the status quo;
conversion to another type of tenancy; or
reform and modernisation.
The Report then suggests two of them are not appropriate, as: maintaining the status quo would lead to further diminution of numbers of small landholdings (with unclear effects on rural Scotland); whilst mass conversion of small landholdings into another type of tenancy is just not quite suitable (as, for example, you could end up with crofts outside traditional and even recently expanded crofting areas, not to mention it could have an uncertain effect on already settled positions between landlord and tenant).
That leaves the reform and modernise option. Much could be said about this, but the two key issues that came up in consultation with respondents related to clarity of legislation (which is a bit of a bùrach across many statutes at present) and a right to buy: irrespective of the undeniable politics of a right to buy, it is clear that small landholdings missed out on such rights in 1976 (when an absolute right to buy was conferred on crofters) and 2003 (when a right of first refusal was given to secure “1991 Act” tenants of an agricultural holding).
What next? Naturally, the Scottish Parliament will get the chance to ponder the Report, but paragraph 170 of the Report sets a number of future steps. Some of these might involve the Scottish Law Commission, the new Tenant Farming Commissioner, and the Crofting Commission. Other steps could involve researchers looking into historical data and trends relating to small landholdings, and (either related to that historical research or independently) the likely socio-economic impact of them in the present day.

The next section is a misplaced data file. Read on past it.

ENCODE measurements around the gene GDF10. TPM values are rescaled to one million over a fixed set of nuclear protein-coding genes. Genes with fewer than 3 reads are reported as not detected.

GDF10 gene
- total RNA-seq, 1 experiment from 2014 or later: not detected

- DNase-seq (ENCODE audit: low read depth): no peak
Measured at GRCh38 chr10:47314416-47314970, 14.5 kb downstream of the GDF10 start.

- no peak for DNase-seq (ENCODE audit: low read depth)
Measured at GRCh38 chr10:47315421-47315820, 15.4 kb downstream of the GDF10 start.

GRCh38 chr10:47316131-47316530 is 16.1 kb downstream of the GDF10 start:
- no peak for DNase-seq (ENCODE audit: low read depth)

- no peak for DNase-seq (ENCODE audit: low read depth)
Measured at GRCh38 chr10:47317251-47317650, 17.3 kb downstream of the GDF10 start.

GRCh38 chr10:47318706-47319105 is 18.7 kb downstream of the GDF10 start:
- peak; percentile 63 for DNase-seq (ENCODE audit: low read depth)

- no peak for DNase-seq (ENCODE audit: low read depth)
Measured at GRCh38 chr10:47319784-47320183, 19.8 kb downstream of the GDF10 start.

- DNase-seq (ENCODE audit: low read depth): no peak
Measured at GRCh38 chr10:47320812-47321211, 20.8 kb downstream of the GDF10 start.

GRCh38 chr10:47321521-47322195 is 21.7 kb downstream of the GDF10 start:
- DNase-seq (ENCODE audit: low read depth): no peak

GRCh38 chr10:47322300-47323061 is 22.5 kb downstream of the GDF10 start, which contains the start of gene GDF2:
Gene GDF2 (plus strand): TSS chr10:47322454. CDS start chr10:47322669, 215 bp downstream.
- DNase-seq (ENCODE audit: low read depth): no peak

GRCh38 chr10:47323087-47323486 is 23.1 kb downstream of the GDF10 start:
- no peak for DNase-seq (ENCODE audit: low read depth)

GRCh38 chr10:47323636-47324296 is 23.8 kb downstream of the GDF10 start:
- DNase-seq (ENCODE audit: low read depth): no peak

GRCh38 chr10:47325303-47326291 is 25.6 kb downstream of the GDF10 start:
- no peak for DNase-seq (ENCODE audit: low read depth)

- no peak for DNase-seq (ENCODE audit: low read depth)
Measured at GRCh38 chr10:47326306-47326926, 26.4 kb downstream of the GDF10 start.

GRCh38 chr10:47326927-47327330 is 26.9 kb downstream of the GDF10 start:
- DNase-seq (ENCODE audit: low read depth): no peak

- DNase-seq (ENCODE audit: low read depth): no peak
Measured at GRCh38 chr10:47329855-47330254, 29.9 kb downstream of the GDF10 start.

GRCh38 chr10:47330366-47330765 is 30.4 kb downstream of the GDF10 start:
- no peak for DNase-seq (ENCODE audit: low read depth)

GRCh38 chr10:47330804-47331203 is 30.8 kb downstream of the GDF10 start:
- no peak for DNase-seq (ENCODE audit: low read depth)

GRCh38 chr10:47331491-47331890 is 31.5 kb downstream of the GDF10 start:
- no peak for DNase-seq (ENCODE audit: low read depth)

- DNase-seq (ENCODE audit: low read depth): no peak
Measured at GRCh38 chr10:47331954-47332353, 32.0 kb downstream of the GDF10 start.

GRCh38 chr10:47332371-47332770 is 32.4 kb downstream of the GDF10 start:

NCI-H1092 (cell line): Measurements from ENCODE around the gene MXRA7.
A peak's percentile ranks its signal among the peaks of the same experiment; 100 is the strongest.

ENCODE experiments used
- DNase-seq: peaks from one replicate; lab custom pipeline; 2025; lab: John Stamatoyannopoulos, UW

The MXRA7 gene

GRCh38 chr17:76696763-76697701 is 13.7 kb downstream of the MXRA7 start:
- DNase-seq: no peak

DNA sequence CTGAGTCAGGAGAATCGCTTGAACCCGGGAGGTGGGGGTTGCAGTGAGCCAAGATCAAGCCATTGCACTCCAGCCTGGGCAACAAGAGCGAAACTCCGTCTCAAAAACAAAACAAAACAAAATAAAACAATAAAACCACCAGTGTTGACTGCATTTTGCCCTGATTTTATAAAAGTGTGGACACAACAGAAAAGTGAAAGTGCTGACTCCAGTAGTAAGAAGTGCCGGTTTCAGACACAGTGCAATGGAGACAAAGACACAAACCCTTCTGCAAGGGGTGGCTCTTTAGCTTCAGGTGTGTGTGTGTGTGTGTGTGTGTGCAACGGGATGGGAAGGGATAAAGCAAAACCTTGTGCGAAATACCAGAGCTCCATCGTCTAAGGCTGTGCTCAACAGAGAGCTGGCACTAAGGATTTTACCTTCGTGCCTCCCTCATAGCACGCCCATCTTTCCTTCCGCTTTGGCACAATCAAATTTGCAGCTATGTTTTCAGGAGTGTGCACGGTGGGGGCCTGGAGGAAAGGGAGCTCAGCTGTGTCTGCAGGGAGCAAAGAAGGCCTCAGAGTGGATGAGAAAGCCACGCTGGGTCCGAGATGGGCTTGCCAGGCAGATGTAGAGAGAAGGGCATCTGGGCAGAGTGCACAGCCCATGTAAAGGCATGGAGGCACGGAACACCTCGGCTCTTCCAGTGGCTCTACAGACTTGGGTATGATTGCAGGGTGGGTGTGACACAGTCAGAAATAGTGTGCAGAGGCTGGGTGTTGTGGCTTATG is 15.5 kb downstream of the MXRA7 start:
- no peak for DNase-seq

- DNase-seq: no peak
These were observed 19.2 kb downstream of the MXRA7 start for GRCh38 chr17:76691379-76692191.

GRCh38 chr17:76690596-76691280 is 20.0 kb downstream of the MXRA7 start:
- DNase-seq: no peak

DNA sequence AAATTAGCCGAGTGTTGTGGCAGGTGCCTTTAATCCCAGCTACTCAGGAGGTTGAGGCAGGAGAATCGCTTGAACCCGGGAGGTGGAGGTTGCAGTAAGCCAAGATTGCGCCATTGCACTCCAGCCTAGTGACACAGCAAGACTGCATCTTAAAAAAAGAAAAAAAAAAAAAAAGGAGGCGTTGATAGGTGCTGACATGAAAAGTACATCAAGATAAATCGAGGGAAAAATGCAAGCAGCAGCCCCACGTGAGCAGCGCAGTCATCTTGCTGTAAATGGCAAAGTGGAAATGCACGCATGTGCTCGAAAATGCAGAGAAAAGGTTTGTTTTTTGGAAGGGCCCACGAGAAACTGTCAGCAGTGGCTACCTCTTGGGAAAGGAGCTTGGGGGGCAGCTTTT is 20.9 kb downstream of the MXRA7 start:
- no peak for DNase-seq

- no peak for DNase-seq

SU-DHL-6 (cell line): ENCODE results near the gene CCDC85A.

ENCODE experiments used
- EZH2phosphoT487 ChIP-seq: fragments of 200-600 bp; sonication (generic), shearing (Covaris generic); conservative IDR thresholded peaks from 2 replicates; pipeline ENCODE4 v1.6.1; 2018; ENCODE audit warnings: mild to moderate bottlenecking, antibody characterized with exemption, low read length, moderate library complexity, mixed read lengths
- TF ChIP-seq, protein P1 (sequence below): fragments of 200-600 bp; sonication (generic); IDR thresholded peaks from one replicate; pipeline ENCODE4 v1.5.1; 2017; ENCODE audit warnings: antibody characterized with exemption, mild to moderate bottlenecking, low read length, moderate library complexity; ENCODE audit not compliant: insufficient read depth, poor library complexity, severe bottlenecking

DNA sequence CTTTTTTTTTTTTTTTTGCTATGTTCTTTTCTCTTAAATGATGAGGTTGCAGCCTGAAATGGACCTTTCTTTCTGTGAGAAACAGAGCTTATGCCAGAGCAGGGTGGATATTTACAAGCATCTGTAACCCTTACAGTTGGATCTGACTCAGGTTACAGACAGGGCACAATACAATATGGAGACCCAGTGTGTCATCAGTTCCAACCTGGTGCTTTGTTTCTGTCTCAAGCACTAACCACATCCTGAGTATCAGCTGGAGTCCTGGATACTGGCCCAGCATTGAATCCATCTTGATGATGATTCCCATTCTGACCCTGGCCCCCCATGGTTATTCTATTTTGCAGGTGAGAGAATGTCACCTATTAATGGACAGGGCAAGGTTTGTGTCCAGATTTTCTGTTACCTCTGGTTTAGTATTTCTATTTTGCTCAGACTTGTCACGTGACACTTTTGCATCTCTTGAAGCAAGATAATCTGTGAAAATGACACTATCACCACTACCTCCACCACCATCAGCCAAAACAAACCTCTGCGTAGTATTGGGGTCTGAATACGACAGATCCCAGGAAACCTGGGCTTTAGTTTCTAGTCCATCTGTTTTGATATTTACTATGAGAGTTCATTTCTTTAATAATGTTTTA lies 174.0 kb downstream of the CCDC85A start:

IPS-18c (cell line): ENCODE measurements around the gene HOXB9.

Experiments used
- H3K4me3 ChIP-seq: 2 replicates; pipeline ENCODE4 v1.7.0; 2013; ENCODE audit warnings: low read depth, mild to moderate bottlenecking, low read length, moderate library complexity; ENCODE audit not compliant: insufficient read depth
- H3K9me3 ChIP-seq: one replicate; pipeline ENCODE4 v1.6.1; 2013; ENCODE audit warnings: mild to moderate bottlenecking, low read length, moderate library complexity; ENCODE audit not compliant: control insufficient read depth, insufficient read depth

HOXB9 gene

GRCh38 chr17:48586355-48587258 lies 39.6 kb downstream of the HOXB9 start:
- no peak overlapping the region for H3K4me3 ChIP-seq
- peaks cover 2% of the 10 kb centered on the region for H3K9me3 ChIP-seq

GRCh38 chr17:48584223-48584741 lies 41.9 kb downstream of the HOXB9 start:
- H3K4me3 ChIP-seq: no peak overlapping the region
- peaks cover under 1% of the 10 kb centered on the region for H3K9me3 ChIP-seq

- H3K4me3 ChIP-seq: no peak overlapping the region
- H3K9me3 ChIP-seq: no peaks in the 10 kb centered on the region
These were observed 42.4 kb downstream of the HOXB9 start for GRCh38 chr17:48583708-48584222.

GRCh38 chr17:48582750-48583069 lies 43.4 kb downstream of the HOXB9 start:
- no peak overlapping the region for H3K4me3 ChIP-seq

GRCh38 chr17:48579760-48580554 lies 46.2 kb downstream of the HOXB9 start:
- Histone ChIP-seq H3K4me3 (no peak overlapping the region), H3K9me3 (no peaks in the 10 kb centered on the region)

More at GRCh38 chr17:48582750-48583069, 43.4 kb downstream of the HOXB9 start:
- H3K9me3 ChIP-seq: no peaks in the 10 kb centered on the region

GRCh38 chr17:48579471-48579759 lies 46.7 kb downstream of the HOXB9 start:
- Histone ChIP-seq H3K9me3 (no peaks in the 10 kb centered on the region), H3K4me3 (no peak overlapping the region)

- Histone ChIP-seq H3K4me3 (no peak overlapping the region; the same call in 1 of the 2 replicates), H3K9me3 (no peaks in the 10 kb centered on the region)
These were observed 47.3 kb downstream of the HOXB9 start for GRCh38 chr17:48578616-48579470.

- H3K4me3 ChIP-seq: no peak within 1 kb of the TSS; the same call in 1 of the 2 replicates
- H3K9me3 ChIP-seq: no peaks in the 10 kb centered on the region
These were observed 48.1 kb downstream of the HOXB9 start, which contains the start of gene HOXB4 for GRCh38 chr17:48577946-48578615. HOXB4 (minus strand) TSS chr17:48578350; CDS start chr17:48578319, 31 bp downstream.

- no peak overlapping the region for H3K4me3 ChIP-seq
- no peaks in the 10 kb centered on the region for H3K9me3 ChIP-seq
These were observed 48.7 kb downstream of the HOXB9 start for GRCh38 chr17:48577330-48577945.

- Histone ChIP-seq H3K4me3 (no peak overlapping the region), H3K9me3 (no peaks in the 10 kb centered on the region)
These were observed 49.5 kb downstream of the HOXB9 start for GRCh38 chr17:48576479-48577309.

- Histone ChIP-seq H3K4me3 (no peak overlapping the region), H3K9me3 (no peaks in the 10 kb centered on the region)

To conclude, despite the relatively low numbers of small landholdings in Scotland, there is a lot of work to be done in relation to them. I will be watching carefully to see what happens next. Meanwhile, those involved with Scotland’s remaing small landholdings will be watching even more carefully than me.
*The Small Landholders (Scotland) Act 1911 actually introduced two different regimes, where someone who rented a smallholding could be a “landholder” or a “statutory small tenant”, depending on whether it was the landlord or the tenant who had built the structures used for that smallholding. Generally speaking, a statutory small tenant has less in the way of statutory rights than a landholder.
** Agricultural holding used to be the best term to use for that regulated form of lease that prevailed across much of Scottish agriculture, but Lord Gill’s new book on the matter has – after three editions of being called The Law of Agricultural Holdings in Scotland – changed its name to Agricultural Tenancies, to reflect the various other ways people have been able to let land in rural Scotland since the Agricultural Holdings (Scotland) Act 2003 came into force (with more methods still being provided for by Part 10 of the Land Reform (Scotland) Act 2016). Whilst I have no problem with that title (and if I did, I would have mentioned it in my recent Scots Law Times review of the book), I fear the term “agricultural tenancies” in this blog post could cause confusion to some readers. Much like this helpful explanatory note probably has. Sorry.